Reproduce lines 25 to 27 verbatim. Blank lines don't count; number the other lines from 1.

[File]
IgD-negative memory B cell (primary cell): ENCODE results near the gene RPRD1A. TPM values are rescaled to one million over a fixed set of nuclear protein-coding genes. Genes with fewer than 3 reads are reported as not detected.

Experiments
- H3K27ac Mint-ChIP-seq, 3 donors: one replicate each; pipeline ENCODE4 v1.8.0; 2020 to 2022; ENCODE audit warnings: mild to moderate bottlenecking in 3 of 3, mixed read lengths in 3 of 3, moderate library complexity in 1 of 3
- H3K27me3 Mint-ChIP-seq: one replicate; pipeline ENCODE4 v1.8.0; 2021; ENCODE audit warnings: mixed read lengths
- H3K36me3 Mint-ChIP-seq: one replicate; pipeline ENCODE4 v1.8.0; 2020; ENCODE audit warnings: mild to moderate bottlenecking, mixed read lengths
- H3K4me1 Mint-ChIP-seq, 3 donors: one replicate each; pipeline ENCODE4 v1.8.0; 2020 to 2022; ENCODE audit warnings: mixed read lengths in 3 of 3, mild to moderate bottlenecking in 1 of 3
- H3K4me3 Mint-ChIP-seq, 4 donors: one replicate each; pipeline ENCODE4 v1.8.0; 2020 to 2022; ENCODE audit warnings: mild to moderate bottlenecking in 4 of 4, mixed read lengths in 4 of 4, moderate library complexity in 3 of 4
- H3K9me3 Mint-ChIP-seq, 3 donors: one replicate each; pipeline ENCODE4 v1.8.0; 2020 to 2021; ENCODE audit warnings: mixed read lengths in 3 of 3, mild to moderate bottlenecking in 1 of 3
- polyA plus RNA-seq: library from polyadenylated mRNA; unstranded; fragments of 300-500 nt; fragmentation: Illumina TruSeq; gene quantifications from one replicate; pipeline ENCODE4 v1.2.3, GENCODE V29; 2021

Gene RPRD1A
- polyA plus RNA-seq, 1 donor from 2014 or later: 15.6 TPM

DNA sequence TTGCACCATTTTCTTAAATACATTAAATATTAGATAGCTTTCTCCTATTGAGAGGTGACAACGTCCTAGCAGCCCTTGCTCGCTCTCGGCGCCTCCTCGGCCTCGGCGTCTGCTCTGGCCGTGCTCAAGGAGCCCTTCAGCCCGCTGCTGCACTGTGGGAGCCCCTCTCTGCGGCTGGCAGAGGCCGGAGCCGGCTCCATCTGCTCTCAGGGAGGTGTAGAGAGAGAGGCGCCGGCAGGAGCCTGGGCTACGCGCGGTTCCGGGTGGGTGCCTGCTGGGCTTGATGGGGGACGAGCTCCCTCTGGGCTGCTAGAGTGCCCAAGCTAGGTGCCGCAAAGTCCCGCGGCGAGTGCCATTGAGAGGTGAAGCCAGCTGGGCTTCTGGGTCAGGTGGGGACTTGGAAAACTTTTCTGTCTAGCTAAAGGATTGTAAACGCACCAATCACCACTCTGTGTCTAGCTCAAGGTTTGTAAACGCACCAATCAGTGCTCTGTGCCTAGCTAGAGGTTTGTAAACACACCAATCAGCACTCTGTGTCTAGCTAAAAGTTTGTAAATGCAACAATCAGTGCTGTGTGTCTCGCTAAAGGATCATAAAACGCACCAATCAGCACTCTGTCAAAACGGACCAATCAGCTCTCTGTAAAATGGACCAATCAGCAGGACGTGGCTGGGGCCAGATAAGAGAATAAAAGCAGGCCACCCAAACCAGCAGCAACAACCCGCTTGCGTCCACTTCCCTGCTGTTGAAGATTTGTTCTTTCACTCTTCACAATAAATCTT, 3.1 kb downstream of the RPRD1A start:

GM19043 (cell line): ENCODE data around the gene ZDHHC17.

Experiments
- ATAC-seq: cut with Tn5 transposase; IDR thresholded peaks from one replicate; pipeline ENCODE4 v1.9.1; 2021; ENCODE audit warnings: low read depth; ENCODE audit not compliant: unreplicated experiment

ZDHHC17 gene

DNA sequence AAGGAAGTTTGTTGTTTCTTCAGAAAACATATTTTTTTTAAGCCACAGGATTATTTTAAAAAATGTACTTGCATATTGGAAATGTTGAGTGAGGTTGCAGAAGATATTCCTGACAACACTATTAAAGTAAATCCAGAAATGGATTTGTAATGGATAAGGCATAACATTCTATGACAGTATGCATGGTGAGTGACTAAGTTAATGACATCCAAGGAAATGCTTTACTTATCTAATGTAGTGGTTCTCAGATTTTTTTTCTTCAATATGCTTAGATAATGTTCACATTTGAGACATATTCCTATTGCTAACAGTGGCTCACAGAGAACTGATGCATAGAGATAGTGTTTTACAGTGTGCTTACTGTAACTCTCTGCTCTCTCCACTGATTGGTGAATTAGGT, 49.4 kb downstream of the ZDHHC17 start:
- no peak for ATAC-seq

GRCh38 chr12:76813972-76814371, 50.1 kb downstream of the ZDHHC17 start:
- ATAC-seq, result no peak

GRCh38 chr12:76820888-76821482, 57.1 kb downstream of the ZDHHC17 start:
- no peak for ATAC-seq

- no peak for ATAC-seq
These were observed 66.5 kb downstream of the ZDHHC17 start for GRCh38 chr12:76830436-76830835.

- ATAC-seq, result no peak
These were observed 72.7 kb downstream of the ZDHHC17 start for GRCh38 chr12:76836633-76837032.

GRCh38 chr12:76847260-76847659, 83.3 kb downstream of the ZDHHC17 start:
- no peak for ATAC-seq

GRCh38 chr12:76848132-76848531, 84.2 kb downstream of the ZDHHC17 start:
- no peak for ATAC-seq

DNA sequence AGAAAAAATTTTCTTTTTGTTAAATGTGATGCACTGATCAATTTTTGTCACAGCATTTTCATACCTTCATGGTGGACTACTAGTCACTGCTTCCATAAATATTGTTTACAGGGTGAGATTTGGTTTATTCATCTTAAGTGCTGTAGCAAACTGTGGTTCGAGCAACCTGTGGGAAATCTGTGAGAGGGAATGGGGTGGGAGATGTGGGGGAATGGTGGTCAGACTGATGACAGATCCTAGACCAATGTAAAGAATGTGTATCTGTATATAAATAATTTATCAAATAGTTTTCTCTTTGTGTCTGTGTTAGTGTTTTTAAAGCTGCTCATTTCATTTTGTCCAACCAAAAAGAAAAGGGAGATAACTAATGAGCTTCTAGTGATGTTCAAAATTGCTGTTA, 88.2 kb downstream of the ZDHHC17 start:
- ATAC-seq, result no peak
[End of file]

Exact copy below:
- ATAC-seq, result no peak
These were observed 72.7 kb downstream of the ZDHHC17 start for GRCh38 chr12:76836633-76837032.

GRCh38 chr12:76847260-76847659, 83.3 kb downstream of the ZDHHC17 start: